View The Himalayas in a larger map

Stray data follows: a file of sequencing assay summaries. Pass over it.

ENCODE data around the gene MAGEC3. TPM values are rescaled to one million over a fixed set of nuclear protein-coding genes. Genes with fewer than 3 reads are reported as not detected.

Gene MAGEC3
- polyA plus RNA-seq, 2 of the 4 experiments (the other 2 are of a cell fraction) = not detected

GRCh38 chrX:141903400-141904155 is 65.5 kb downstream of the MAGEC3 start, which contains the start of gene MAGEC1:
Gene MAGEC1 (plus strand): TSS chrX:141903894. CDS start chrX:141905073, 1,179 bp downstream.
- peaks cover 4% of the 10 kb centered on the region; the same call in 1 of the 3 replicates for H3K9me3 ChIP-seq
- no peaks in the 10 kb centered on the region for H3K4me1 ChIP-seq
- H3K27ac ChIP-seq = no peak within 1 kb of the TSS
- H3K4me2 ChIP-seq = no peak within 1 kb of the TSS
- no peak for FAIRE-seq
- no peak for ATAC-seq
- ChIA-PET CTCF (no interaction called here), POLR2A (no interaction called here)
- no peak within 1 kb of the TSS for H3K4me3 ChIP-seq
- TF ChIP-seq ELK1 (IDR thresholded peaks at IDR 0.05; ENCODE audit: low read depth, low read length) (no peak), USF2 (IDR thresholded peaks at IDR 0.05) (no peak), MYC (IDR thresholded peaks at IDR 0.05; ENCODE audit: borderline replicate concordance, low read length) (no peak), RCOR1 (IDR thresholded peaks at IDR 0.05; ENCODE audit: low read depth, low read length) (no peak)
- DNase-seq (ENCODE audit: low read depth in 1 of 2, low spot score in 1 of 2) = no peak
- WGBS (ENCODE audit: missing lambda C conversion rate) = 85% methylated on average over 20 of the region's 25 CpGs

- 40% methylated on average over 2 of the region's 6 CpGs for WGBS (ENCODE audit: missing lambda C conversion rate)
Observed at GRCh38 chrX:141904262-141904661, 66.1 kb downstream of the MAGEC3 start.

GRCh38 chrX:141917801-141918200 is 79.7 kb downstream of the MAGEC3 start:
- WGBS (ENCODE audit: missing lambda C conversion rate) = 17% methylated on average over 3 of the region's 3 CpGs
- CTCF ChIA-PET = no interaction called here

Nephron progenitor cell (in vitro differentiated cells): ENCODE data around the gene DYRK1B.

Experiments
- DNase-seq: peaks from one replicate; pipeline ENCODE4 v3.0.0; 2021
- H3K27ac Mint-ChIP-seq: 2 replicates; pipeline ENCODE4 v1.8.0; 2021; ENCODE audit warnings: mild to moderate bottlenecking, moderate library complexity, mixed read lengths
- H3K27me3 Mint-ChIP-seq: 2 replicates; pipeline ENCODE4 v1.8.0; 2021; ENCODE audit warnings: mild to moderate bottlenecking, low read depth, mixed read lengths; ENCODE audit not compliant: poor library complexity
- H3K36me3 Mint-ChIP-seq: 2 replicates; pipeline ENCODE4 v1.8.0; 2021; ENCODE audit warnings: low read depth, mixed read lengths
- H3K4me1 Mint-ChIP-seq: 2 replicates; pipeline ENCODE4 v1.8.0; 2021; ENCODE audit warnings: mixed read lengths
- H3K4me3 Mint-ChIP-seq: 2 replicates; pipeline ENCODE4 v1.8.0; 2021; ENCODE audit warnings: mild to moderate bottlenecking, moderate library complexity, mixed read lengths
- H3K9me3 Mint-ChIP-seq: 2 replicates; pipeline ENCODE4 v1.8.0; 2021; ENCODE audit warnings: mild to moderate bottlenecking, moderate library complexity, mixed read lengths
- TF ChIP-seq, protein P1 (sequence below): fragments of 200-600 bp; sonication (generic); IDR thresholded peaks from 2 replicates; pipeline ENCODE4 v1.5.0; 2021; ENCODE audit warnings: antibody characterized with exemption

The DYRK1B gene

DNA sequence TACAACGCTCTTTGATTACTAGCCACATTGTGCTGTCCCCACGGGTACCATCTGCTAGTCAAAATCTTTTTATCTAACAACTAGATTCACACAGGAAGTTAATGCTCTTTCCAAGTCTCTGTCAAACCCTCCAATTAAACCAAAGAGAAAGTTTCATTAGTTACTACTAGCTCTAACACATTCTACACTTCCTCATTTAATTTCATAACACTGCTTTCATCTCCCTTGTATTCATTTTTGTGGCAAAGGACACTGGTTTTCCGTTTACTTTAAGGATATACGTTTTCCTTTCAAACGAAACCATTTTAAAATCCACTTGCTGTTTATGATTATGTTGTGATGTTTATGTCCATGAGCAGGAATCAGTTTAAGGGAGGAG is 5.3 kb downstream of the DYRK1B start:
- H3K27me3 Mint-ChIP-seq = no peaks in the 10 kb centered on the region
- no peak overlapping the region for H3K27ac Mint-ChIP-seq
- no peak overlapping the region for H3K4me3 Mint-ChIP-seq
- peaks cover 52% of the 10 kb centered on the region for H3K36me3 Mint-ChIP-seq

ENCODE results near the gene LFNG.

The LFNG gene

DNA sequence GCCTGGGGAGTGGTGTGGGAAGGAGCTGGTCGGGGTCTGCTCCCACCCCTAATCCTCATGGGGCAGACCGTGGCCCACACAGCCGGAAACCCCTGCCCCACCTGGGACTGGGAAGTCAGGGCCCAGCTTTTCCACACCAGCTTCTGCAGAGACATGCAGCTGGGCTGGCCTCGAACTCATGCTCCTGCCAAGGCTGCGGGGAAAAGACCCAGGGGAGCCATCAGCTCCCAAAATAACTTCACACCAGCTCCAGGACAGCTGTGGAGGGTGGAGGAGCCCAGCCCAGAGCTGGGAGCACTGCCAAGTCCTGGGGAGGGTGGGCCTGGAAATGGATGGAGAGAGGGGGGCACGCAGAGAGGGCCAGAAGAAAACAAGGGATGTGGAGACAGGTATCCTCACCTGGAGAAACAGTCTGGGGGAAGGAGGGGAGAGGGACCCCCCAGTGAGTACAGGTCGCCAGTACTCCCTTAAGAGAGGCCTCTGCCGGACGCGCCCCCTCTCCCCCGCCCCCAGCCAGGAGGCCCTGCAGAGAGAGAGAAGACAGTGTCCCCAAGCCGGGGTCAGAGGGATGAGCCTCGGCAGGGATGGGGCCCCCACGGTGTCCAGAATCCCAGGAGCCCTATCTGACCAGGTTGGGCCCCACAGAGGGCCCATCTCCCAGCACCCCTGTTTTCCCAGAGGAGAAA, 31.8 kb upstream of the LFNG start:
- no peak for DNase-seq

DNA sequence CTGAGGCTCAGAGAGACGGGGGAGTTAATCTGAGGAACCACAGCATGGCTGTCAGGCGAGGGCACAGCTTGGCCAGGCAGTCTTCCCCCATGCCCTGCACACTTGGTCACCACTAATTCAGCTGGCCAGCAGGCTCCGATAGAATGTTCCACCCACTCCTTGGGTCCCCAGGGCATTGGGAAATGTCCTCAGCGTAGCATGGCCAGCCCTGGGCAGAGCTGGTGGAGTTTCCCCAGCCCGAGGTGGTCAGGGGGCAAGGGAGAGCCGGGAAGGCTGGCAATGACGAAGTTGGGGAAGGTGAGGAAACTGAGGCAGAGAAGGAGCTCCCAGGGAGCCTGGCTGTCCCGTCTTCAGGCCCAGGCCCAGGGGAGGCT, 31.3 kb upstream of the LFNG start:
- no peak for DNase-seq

Himalayas, the word is derived from Sanskrit as “Him” (snow) and “alaya” (abode) – literally means “abode of snow”. The Himalayas is a mountain range that stretches approximately 2400 kilometers (1500 mi) across Nepal, Bhutan, India, China, Pakistan and Afghanistan with the first three countries having the dominance over most of the range. The Himalayas are adjoined on the northwest by the Karakoram and Hindu Kush ranges, on the north by the Tibetan Plateau, and on the south by the Indo-Gangetic Plain. The three parallel ranges of the Himalayas are often referred to as the Greater Himalayas, the Lesser Himalayas, and the Outer Himalayas. Himalayas is the home to the planet’s highest peaks including the world’s highest Mt. Everest (8,848m) and comprise over a hundred mountains over 7000m in elevation. The Himalayas is rich in biodiversity. The diversity of altitude, soil and rainfall conditions combined with the high snow line supports a variety of distinct plant and animal groups. Due to climate change, Himalayan unique flora and fauna is undergoing structural and compositional changes. Climates range from tropical at the base of the mountains to perennial snow and ice at the highest elevations.